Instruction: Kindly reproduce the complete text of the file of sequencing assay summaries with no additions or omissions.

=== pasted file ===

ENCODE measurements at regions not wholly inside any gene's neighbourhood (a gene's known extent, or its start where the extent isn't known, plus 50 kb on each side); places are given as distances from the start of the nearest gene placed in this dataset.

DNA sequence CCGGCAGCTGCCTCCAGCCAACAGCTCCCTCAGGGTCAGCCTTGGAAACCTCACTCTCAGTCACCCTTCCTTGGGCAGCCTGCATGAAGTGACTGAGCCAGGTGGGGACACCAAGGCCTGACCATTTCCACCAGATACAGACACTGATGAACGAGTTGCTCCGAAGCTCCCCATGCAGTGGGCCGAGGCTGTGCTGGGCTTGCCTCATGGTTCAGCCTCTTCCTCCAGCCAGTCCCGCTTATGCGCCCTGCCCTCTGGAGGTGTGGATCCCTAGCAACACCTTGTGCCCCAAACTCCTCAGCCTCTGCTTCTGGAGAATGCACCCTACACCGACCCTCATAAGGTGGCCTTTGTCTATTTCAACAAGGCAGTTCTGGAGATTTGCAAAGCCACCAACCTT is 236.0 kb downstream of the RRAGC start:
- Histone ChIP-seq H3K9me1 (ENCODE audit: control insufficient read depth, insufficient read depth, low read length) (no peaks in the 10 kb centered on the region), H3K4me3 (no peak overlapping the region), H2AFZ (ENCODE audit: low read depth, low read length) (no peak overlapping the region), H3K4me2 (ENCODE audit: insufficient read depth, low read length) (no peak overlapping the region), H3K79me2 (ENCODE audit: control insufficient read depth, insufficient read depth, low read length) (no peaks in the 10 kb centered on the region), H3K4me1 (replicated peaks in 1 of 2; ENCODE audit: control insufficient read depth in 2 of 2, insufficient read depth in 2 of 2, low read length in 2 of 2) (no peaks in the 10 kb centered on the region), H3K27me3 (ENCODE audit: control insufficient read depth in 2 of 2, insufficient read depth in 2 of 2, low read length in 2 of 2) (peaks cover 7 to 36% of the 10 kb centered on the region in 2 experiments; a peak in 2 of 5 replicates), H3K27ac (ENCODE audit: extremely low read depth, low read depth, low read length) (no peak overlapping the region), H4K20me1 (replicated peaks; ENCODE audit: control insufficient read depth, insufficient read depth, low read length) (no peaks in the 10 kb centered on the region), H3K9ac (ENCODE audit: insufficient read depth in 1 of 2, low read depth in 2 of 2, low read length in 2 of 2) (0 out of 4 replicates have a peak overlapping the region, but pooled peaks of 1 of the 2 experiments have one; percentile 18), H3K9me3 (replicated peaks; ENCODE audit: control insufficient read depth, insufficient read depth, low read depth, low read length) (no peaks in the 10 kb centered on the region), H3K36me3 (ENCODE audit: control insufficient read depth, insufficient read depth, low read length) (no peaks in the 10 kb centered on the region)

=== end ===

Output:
ENCODE measurements at regions not wholly inside any gene's neighbourhood (a gene's known extent, or its start where the extent isn't known, plus 50 kb on each side); places are given as distances from the start of the nearest gene placed in this dataset.

DNA sequence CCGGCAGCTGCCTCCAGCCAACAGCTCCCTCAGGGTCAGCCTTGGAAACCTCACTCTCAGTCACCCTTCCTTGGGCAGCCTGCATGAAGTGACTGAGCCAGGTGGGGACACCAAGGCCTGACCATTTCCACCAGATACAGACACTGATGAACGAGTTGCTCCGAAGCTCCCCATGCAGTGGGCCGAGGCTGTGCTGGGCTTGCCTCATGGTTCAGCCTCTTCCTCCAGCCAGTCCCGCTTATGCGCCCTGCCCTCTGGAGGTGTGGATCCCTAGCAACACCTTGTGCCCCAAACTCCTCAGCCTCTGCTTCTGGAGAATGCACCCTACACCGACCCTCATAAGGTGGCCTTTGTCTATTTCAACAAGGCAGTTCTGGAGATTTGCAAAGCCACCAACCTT is 236.0 kb downstream of the RRAGC start:
- Histone ChIP-seq H3K9me1 (ENCODE audit: control insufficient read depth, insufficient read depth, low read length) (no peaks in the 10 kb centered on the region), H3K4me3 (no peak overlapping the region), H2AFZ (ENCODE audit: low read depth, low read length) (no peak overlapping the region), H3K4me2 (ENCODE audit: insufficient read depth, low read length) (no peak overlapping the region), H3K79me2 (ENCODE audit: control insufficient read depth, insufficient read depth, low read length) (no peaks in the 10 kb centered on the region), H3K4me1 (replicated peaks in 1 of 2; ENCODE audit: control insufficient read depth in 2 of 2, insufficient read depth in 2 of 2, low read length in 2 of 2) (no peaks in the 10 kb centered on the region), H3K27me3 (ENCODE audit: control insufficient read depth in 2 of 2, insufficient read depth in 2 of 2, low read length in 2 of 2) (peaks cover 7 to 36% of the 10 kb centered on the region in 2 experiments; a peak in 2 of 5 replicates), H3K27ac (ENCODE audit: extremely low read depth, low read depth, low read length) (no peak overlapping the region), H4K20me1 (replicated peaks; ENCODE audit: control insufficient read depth, insufficient read depth, low read length) (no peaks in the 10 kb centered on the region), H3K9ac (ENCODE audit: insufficient read depth in 1 of 2, low read depth in 2 of 2, low read length in 2 of 2) (0 out of 4 replicates have a peak overlapping the region, but pooled peaks of 1 of the 2 experiments have one; percentile 18), H3K9me3 (replicated peaks; ENCODE audit: control insufficient read depth, insufficient read depth, low read depth, low read length) (no peaks in the 10 kb centered on the region), H3K36me3 (ENCODE audit: control insufficient read depth, insufficient read depth, low read length) (no peaks in the 10 kb centered on the region)